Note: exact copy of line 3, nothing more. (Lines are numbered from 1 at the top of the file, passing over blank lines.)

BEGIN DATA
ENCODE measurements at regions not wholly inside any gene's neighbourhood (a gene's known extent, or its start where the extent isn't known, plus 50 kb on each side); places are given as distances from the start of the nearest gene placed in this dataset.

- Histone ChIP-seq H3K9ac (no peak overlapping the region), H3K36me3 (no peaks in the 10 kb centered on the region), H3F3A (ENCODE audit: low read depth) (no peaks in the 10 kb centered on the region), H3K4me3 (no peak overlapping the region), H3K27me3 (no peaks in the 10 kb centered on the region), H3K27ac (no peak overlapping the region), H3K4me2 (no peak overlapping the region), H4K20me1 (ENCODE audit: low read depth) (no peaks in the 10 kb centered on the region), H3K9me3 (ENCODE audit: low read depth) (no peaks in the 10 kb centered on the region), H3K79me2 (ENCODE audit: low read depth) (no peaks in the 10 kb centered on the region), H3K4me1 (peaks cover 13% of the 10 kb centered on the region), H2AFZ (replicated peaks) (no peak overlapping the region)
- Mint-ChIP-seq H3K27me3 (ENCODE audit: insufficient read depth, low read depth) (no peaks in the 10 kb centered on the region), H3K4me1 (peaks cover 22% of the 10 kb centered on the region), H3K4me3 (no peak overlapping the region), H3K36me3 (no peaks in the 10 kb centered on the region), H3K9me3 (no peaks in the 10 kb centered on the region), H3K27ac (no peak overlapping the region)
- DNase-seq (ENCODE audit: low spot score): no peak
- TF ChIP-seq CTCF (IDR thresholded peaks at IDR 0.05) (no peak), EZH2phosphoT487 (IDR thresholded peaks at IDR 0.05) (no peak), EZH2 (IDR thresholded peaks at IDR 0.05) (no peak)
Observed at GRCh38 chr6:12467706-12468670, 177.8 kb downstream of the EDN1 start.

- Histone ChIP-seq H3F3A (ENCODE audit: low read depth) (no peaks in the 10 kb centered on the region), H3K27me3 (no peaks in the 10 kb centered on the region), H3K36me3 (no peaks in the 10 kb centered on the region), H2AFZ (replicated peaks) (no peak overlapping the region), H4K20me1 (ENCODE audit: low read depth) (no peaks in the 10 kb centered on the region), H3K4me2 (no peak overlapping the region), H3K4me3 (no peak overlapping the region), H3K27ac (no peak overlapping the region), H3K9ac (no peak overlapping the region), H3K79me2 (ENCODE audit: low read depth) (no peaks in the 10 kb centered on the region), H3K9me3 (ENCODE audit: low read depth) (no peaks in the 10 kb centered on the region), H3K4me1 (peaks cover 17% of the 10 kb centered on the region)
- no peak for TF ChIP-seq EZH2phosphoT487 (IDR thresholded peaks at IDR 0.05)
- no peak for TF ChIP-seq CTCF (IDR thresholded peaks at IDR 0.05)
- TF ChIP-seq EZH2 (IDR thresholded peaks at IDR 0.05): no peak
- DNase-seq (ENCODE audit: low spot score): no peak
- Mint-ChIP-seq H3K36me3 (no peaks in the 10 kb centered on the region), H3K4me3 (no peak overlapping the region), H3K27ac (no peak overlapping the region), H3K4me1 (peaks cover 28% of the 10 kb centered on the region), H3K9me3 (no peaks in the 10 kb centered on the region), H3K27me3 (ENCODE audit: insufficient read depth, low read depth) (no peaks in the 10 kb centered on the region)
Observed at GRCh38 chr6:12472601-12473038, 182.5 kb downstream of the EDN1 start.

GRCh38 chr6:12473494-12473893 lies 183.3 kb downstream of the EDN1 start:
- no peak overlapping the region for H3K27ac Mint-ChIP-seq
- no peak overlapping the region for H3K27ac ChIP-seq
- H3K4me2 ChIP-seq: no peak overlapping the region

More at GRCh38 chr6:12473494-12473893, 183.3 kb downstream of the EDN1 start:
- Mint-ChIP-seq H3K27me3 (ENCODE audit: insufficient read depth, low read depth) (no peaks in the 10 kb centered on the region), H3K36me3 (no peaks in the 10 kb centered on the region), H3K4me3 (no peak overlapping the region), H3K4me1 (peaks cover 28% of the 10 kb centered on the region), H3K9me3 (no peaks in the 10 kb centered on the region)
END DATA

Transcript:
- Mint-ChIP-seq H3K27me3 (ENCODE audit: insufficient read depth, low read depth) (no peaks in the 10 kb centered on the region), H3K4me1 (peaks cover 22% of the 10 kb centered on the region), H3K4me3 (no peak overlapping the region), H3K36me3 (no peaks in the 10 kb centered on the region), H3K9me3 (no peaks in the 10 kb centered on the region), H3K27ac (no peak overlapping the region)